As originally published on Data Center Frontier
The Open Compute Project set out to start a revolution in data center hardware. Hatched inside Facebook’s highly-customized data centers, the open source project’s lofty ambition is to democratize data center infrastructure, making cutting-edge designs available to companies that can’t afford their own design team.
For the movement to grow beyond its roots in the hyperscale world, it required a bridge – a customer that could adapt the pioneering hardware designs to commercial data centers, making them accessible to a large pool of customers.
For Open Compute, that path to a larger market ran through a Rackspace data center in northern Virginia.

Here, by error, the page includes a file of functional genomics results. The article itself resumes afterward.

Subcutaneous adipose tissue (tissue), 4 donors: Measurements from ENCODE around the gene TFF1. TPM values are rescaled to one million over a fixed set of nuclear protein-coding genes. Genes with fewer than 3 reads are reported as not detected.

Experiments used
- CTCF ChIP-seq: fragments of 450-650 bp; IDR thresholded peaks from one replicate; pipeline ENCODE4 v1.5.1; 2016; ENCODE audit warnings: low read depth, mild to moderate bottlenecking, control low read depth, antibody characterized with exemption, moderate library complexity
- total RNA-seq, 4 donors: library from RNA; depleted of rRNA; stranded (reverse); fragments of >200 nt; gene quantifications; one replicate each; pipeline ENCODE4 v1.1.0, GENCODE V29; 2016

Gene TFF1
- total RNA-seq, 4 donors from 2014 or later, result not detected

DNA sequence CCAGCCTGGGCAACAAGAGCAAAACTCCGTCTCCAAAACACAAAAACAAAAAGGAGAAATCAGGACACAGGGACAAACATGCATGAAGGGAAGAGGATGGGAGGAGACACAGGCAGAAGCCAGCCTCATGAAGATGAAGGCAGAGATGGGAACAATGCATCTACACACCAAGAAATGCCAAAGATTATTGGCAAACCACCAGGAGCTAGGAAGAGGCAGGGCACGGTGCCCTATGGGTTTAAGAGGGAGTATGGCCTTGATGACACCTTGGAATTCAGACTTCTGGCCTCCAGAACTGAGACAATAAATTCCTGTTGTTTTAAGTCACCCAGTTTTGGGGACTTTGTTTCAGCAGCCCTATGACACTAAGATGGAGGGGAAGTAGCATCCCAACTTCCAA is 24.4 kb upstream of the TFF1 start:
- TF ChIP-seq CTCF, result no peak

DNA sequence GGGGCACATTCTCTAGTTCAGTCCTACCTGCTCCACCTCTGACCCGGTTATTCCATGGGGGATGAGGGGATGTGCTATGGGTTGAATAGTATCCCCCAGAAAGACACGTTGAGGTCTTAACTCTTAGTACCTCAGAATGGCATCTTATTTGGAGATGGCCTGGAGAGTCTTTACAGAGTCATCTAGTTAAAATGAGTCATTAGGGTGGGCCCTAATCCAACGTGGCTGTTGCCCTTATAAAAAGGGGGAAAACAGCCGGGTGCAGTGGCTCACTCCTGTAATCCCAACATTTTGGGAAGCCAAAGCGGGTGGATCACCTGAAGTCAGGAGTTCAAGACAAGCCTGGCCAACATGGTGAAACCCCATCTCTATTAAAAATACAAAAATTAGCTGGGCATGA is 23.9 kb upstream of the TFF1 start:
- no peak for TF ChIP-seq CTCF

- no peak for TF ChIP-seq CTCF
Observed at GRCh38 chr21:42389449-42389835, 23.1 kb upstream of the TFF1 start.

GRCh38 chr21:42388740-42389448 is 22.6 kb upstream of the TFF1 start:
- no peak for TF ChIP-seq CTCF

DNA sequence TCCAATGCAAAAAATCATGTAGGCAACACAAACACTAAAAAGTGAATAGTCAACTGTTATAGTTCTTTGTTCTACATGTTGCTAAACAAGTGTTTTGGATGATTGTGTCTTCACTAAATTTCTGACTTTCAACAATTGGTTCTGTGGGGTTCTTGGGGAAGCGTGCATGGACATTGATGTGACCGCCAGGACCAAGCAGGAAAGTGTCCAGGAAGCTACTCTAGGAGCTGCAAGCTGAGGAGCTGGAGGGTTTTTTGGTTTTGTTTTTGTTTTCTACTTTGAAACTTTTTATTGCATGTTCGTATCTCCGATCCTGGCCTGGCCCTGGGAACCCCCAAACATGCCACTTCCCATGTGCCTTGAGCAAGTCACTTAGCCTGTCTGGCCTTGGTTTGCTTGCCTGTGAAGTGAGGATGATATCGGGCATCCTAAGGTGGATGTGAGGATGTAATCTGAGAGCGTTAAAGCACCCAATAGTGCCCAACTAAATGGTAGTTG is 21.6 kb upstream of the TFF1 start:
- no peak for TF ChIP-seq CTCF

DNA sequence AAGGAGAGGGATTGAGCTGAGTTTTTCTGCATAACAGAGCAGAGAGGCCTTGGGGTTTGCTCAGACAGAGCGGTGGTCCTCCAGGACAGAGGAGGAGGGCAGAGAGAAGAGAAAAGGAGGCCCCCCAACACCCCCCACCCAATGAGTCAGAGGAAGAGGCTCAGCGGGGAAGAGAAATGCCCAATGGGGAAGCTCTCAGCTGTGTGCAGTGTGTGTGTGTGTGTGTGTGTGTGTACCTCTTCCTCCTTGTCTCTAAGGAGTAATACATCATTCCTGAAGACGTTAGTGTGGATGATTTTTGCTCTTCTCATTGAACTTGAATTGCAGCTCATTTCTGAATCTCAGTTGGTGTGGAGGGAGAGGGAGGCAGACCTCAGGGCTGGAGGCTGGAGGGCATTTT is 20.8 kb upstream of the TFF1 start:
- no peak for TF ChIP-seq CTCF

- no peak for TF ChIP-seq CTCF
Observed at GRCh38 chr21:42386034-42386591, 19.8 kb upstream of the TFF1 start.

It is here, on a huge cloud campus operated by DuPont Fabros Technology, that the Open Compute Project (OCP) made the transition to “plug-and-play” data halls – first in space leased by Facebook, and then in a Rackspace facility that houses part of its managed cloud.
Several halls of the Rackspace data center are filled with servers using Open Compute designs, which power the company’s flagship Cloud Servers offering, as well as its onMetal service for single-customer “bare metal” clouds. The huge data hall is filled with rows of Open Rack enclosures, including extra-tall 56U racks that help Rackspace get more cloud computing capacity out of each rack. About 60 “Rackers” work at the facility, maintaining IT gear for the company’s managed hosting and cloud customers.
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